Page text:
Mortgage rates fall for 2nd day; won't help all

MIAMI (AP) -- Mortgage rates fell for the second day in a row Wednesday, and could be heading toward levels home buyers and owners haven't seen this year.

That drop is what the Federal Reserve was aiming for when it announced a plan Tuesday to buy $600 billion in mortgage-related securities in an effort to slow falling home prices and rising foreclosures, while kick starting demand among fearful homebuyers.

The average interest rate on a 30-year fixed-rate mortgage Wednesday was 5.76 percent, the lowest it has been since February, according to HSH Associates, which publishes mortgage information. The lowest daily figure this year was 5.47 percent on Jan. 23.

Mortgage brokers fielded a steady stream of calls Wednesday from borrowers looking to refinance. But some of those callers were confronted with an unwelcome truth: only those with good credit histories and equity in their properties need apply. And with the damage wrought by the real estate downturn, now in its third year, that number has declined dramatically.

Lower rates won't mean much for the more than 4 million homeowners who are already behind on their mortgage payments, or the 12 million homeowners who owe more money to the bank than their homes are now worth.

"This will help the non-troubled borrower, the standard consumer who is making payments on time," said Mike Larson, real estate analyst with Weiss Research. "For the troubled borrower, you really have to look at some other avenues," including modifying their existing mortgage with their current lender.

Rates react to supply, demand and risk associated with certain securities. Mortgage rates have hovered stubbornly around 6 percent for months.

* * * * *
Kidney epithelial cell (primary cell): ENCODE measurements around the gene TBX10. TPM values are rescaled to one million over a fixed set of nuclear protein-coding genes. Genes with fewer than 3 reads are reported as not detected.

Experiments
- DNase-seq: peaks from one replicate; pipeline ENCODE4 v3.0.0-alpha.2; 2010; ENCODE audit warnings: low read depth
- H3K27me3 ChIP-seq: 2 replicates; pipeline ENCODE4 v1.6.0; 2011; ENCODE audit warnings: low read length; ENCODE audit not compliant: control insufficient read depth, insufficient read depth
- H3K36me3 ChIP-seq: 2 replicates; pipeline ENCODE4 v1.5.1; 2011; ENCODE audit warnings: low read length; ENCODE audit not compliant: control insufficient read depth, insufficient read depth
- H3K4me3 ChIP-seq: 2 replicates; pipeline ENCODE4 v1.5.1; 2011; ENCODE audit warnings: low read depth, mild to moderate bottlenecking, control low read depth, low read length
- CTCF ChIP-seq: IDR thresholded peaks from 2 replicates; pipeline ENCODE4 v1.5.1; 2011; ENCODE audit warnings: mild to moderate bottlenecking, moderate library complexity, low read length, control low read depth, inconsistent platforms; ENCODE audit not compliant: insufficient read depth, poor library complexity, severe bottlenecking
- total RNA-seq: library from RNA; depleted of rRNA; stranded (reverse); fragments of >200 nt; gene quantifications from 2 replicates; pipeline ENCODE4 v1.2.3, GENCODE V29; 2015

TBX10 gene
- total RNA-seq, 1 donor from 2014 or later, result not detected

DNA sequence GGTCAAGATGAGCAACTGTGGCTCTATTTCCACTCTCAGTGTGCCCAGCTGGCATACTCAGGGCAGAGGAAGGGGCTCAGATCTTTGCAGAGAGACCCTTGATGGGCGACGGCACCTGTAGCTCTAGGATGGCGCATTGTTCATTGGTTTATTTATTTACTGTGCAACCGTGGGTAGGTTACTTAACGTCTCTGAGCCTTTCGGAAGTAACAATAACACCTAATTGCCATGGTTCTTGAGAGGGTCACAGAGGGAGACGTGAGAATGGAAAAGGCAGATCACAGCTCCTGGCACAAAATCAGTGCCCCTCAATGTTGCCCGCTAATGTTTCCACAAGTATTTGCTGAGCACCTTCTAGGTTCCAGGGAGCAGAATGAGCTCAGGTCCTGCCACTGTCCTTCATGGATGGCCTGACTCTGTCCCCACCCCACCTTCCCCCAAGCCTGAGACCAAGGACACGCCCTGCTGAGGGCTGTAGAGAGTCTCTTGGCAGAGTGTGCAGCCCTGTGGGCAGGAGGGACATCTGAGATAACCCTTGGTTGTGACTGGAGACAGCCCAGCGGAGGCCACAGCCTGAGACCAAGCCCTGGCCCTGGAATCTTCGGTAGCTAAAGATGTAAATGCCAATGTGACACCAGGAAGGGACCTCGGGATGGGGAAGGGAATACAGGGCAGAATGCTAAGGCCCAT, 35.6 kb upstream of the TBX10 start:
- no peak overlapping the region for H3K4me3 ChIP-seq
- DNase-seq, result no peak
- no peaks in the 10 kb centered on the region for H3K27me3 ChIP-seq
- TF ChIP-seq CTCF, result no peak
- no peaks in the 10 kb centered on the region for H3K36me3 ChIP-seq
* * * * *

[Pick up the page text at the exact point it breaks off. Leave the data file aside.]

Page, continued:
With this week's announcement to buy $600 billion in mortgage-related securities, the Fed became the 800-pound gorilla in the market. The Fed's demand for securities will drive prices higher, and yields and (with luck) interest rates lower.

"If these rates hold, you'll see these refinance applications really start to take off next week," said Marc Savitt, president of the National Association of Mortgage Brokers.

Already, some homeowners were lining up on Wednesday.

Brenda Pittsnogle and her husband are combining their first and second mortgages, with rates of 5.875 and 6.5, in a refinancing deal at 5.375 percent. That will save the couple $170 a month.

They had been waiting for the past six or seven months for interest rates to fall this low.

"We're elated," said Pittsnogle, of Kearneysville, W.Va. "We really never thought that it would go down as far as it has."

Meanwhile, homebuyers who have been waiting patiently at the starting line may be enticed to take the Fed's action as a starter's gun. Lower rates and falling prices make the market more attractive for qualified buyers.

Compared to the 6.75 percent interest rate homebuyers paid on Oct. 15, at Wednesday's rate borrowers would save $106 a month if they bought the U.S. median priced home of $183,300 with a 10 percent down payment.

"It really gives a confidence boost to people shopping for homes and everybody thinking, `Wow mortgage rates are so low, I should think about doing something,'" Guy Cecala, publisher of Inside Mortgage Finance, who expects rates to drop as low as nearly 5 percent by the end of the year.

While troubled borrowers generally won't benefit from the Fed's move in terms of refinancing, it can help them in other ways. For example, the lower rates could make lenders more willing to modify mortgages of distressed borrowers, experts said.

"There are programs in place for you if you are having troubles," said Keith Gumbinger, vice president of HSH Associates. "(The Federal Reserve's plan) is aimed at the vast majority of American homeowners who have done nothing wrong but have been affected by what's happening in the housing market."

Homeowners who may be most interested in refinancing include those who have adjustable-rate mortgages that have reset to higher rates or will in the coming months.

"Refinancing waves are a great cleansing process for the mortgage market," Cecala said. "It brings in new home buyers or borrowers as well as lowering the payments of existing buyers. It makes the mortgage market look much healthier."

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